Jameela Jamil has announced she is "queer" after receiving criticism for being cast in a new LGBT-interest show.
US broadcaster HBO announced on Tuesday that the actress and model would be a judge on its new unscripted voguing contest Legendary.
The news prompted an online backlash from people who said The Good Place star was not representative of the black LGBT community.
That prompted her to issue a statement addressing her sexuality.
Opening with "Twitter is brutal", she explained that she identified "as queer" and had previously struggled to discuss the topic because "it's not easy within the south Asian community to be accepted".
She mentioned that nobody in her family was "openly out" and that "it's also scary as an actor to openly admit your sexuality, especially when you're already a brown female in your thirties".
The term queer is both embraced and frowned upon. Having been seen as derogatory, it is being reclaimed by some non-heterosexual people who say they don't identify with more traditional categories of gender identity and sexual orientation.
Jamil went on: "This is absolutely not how I wanted to come out," adding that she was logging off Twitter for the time being "because I don't want to read mean comments dismissing this".
She told critics: "You can keep your thoughts."
Last March, when one Twitter user asked if she wanted to come out as queer, she replied that she was "on the spectrum but I do lean more towards boys".
'Privilege and power'
Voguing is a genre of dance that originated in New York in the late 1980s. It was founded by black and Latino LGBT people, many of whom were disowned by their families for their sexuality and gender.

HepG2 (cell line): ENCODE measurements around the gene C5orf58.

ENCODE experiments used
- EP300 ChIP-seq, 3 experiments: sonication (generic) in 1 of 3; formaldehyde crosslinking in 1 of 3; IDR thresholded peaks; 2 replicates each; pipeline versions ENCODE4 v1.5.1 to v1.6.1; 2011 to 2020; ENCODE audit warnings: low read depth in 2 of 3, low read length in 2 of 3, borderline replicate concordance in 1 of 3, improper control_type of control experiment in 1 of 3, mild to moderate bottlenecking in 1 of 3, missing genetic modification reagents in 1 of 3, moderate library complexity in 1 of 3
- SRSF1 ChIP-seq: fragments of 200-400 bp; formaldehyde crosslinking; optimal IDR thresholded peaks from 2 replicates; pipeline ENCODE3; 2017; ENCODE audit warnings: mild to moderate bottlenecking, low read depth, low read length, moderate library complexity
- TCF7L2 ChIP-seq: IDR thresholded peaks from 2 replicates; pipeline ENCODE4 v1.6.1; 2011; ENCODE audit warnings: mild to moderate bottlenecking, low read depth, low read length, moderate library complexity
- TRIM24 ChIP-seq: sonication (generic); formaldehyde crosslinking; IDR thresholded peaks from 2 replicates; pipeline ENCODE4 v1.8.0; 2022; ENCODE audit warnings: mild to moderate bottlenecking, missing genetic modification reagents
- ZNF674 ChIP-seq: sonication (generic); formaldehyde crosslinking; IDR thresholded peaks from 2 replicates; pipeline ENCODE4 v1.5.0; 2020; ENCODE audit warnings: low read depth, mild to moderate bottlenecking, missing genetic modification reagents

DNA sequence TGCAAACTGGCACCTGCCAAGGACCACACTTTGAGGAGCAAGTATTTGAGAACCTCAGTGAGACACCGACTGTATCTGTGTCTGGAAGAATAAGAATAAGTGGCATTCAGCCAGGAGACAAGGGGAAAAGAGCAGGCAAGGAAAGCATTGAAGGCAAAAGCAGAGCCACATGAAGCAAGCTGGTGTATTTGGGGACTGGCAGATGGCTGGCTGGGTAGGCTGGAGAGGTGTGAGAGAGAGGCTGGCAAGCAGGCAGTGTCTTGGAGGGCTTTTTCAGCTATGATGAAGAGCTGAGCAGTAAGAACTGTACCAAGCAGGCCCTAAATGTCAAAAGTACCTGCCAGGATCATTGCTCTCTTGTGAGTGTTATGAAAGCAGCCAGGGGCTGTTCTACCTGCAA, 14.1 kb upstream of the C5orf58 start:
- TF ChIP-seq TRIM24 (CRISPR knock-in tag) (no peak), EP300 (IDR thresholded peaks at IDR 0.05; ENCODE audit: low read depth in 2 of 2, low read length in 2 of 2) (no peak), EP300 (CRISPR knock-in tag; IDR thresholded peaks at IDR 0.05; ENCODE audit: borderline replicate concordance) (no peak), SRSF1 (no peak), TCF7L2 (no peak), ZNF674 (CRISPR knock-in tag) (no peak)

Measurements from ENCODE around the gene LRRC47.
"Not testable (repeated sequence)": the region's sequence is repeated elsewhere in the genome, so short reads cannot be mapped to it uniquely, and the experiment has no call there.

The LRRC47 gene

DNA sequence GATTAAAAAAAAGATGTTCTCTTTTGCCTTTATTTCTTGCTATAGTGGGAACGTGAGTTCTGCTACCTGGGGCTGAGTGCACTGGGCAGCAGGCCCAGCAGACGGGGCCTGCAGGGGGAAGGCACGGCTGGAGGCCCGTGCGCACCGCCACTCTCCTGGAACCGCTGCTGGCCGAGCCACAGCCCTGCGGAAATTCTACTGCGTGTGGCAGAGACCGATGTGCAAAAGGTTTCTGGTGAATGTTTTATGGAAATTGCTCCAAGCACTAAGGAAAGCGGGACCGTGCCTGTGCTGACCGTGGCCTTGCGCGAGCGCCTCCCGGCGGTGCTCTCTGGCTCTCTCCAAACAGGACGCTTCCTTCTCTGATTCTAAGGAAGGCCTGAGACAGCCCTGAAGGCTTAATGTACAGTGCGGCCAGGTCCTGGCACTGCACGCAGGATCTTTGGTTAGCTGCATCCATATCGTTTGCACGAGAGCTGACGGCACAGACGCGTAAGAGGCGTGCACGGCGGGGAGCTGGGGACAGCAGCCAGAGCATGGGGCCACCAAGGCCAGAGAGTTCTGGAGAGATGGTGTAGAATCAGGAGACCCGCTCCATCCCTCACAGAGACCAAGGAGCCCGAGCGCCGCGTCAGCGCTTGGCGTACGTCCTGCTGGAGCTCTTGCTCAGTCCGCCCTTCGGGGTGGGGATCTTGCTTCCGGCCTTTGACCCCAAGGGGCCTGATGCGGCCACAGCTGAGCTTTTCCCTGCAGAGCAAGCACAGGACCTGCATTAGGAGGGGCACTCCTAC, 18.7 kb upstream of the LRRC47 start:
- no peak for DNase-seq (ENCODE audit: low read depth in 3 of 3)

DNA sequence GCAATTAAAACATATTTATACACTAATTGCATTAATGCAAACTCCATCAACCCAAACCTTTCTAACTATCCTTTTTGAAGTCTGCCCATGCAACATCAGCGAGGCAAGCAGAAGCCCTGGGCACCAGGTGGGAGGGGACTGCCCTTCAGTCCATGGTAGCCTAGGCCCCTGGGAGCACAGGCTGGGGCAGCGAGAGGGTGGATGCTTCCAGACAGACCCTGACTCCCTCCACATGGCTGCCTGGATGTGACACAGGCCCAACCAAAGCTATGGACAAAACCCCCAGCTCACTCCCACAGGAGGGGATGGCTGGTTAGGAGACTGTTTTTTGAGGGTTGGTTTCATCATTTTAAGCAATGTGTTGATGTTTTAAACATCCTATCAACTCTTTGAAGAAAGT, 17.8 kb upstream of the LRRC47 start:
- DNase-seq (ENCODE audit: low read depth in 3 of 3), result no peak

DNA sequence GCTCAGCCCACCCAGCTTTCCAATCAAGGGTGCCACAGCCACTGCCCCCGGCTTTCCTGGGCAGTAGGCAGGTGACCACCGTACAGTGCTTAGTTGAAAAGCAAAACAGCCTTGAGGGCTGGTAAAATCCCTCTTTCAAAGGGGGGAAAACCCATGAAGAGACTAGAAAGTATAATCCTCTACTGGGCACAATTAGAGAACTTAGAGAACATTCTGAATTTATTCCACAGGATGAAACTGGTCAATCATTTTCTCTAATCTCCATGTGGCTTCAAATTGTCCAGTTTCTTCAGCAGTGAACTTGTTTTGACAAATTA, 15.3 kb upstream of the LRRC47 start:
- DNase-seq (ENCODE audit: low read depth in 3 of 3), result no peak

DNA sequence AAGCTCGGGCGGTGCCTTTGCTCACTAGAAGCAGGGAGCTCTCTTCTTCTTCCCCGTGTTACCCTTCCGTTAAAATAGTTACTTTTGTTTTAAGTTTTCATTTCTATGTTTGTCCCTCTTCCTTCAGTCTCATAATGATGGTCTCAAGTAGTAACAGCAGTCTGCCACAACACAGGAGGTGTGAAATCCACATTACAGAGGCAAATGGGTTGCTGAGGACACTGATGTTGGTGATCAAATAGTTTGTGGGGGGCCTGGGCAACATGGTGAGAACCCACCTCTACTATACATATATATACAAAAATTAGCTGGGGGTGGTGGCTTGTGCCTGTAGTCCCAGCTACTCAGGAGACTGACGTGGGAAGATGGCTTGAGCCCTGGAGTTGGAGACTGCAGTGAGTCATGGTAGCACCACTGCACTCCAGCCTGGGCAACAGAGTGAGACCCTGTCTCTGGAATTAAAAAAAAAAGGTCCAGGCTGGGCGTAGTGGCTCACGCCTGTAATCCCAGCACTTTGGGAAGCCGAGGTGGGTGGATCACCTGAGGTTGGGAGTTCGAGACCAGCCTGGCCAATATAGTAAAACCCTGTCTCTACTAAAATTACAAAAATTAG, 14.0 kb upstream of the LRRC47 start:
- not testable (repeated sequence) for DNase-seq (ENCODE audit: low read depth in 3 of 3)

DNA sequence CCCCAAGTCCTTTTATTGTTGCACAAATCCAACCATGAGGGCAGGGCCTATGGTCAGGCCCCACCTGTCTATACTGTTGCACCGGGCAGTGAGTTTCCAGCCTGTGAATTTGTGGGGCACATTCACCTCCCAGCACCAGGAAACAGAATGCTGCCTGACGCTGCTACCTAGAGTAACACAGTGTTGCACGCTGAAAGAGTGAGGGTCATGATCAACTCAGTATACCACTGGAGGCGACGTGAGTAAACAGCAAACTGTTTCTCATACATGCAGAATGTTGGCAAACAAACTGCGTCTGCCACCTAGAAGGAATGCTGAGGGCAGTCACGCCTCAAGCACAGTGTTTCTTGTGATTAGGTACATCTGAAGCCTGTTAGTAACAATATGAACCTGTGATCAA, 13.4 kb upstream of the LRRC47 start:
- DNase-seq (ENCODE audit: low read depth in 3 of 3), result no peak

It came to mainstream attention through Madonna's 1990 hit Vogue and the accompanying video, as well as the documentary Paris Is Burning. It has long been seen as a movement of LGBT resistance.
Several people were critical of Jamil's involvement in a show about the phenomenon, saying the cast should have connections to the ballroom scene.
In response, Jamil said: "I'm a long time fan of ballroom and just wanted to help this show get made to celebrate this beautiful community."
She went on to clarify why she believed she was an appropriate fit for the programme.
"I know that my being queer doesn't qualify me as ballroom. But I have privilege and power and a large following to bring to this show... and its beautiful contestants and hosts."
With Jamil trending on Twitter, reactions to her statement appeared to be more negative than positive, with many criticising her for coming out as queer while being in a relationship with musician James Blake.
One person accused the star of coming out "to avoid being criticised for not being representative of the LGBTQ community". Another said that, while Jamil had the presenting experience to appear on the programme, producers "could've found someone from the culture" instead.
Celebrity performers Trace Lysette and Michelle Visage, who are not involved in the show, joined in the debate.
Visage retweeted a comment saying there were "literally so many others who actually KNOW about ball who should [be] on".
And Lysette, who has lived experience of ballroom culture, said it's a disappointment "when [people] with no connection to our culture gets the gig", but stressed that her comment was "not shade towards Jameela".